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One quick stats question, if I use Binomial Cumulative Distribution Function to get a sample size n for desired confidence level and tolerable error. Then we pick a sample of sample size n and find k failures in the sample. Is it ok for us to use Jeffreys Interval instead of the exact method (clopper Pearson interval) for getting the upper limit of the estimated failure rate in the population?

My concern is that the sample size is obtained using Frequentist while the Jeffreys Interval is Bayesian approach. So can we still draw conclusion on the upper limit of the estimated failure rate with a conference level?

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Bayesian interval estimation. Let $\theta$ be P(Success) and the prior distribution be $\theta \sim \mathsf{Beta}(.5,.5).$ Then if you observe $x$ successes in $n$ trials, the likelihood is proportional to $\theta^x(1-\theta)^{n-x},$ so that the posterior distribution of $\theta$ conditional on the data is $\mathsf{Beta}(.5+x,\, .5+ n-x).$ Then a 95% Bayesian posterior probability interval uses quantiles .025 and .975 of the posterior beta distribution. (To get a one-sided interval with an upper bound, use quantile 0.95.)

If you are willing to overlook the difference in interpretation between a Bayesian posterior (or credible) interval and a frequentist confidence interval, you might use the Bayesian interval based on the Jeffreys prior as a confidence interval. With $x = 3$ successes in $n = 100$ trials, the one sided 95% Jeffreys interval would give the upper bound $0.068.$ The corresponding two sided 95% interval is $(0.0085, 0.0779).$ [Computation in R.]

qbeta(.95, 3.5, 97.5) 
[1] 0.06875679
qbeta(c(.025, .975), 3.5, 97.5)
[1] 0.008520283 0.077887569

Frequentist Confidence intervals. In a frequentist context with a normal approximation, the Wald 95% CI is of the form $\hat \theta \pm 1.96 \sqrt{\frac{\hat \theta(1-\hat\theta)}{n}}.$ where $\hat \theta = x/n.$

If $\theta$ is far from $1/2$ and $n$ is relatively small, the Wald interval (originally proposed as an asymptotic interval) may not have the advertised 95% coverage probability: first, because the normal approximation may not be accurate; second, because the standard error may not be well approximated by using $\hat \theta$ instead of $\theta.$ In the cases $x = 0$ and $x =n,$ the Wald interval degenerates to a point. Agresti ("plus-four"), Wilson, and Clopper-Pearson intervals are substantially better, mitigating the second difficulty, but not the first.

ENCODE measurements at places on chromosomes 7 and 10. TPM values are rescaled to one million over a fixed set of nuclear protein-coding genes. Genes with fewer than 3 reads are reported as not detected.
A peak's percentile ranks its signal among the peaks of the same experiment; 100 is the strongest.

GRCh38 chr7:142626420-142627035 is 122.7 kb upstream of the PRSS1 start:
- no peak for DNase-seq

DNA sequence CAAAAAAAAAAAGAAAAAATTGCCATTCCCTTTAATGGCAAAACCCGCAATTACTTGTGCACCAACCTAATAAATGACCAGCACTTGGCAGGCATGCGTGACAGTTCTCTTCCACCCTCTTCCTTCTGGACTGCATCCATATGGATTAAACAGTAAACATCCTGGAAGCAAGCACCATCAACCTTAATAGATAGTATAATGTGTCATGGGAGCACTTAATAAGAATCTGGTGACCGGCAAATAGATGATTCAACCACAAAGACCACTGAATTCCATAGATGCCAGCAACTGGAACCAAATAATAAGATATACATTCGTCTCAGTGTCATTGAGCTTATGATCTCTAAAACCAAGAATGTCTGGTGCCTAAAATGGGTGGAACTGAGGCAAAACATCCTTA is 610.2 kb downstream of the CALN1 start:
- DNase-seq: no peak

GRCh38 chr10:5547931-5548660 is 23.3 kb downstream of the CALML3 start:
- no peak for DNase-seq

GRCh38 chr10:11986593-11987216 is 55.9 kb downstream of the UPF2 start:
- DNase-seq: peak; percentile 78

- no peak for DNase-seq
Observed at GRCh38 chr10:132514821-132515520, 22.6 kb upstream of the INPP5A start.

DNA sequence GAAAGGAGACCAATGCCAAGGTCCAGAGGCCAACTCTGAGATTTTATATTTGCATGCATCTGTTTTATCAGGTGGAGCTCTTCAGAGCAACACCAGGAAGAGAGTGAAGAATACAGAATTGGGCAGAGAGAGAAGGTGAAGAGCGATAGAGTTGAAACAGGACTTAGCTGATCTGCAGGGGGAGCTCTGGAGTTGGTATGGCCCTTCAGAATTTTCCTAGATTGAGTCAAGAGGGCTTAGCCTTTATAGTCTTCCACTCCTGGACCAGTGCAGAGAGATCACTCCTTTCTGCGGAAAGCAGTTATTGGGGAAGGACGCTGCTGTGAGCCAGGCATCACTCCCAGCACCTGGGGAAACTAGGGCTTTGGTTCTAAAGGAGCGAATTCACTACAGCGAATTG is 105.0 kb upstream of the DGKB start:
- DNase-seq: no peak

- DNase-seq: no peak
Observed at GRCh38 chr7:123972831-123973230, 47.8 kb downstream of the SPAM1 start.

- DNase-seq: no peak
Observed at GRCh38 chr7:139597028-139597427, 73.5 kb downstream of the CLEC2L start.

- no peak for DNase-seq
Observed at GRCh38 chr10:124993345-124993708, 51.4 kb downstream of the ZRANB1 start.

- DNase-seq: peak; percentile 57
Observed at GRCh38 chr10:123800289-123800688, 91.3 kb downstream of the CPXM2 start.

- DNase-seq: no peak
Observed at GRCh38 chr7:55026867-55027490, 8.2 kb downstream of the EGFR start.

For comparison, the two-sided 95% Agresti CI (formula here) based on 3 successes in 100 trials is $(0.0070, 0.0892).$

n = 104;  p = 5/104; pm = c(-1,1)
p + pm*1.96*sqrt(p*(1-p)/n)
[1]  0.006961131 0.089192715

True coverage probabilities of frequentist CIs vary as $\theta = P(\text{Success})$ varies. Because of the discreteness of the binomial distribution, the variation can be surprisingly large. For $n = 100,$ the actual coverage probability of the "95%" Wald interval is below 95% for 'most' values of $\theta.$ The performance is sufficiently bad that its use is now deprecated.

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Agresti 95% CIs generally have close to the promised coverage probability (and sometimes a little better near $\theta = 0$ and $1.)$ While other intervals may be a bit more accurate, the Agresti style of CI is widely used because its formula is easy to remember and use.

enter image description here

When regarded as a frequentist CI, the Jeffries interval is reasonably accurate for most values of $\theta.$ (Regarded as a Bayesian posterior probability interval, the Jeffries interval always contains 95% probability according to the posterior distribution. So from a Bayesian point of view, if you believe the Prior and trust the integrity of the data, then you believe the interval. Remember that in a Bayesian framework $\theta$ is a random variable, not a fixed, unknown value.)

enter image description here

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  • $\begingroup$ thanks! we are using clopper-pearson interval for some conservative analysis because it is an exact method and will guarantee the coverage probability greater the nominal confidence level. Another question I have is when it is appropriate to use clopper-pearson? It is said that when p is super small or big, we should use clopper-pearson method. What will be the best way to prove the statement? $\endgroup$ – AI2.0 Dec 4 '18 at 1:21
  • $\begingroup$ Using a frequentist approach when $p$ is very near 0 (or 1), it seems best to use C-P because it guarantees selected coverage level. But near 0, 1, you may want a 1-sided CI to bound the probability away from 0 or 1. You should review proof of C-P to verify claim // In a practical Bayesian situation you might use an informative prior, and then the posterior distribution will give a one-or two-sided interval as desired. As I mentioned in my Answer, as long as you believe the prior and the data, then believing the posterior dist'n is a logical deduction and coverage probability is not an issue. $\endgroup$ – BruceET Dec 4 '18 at 7:18

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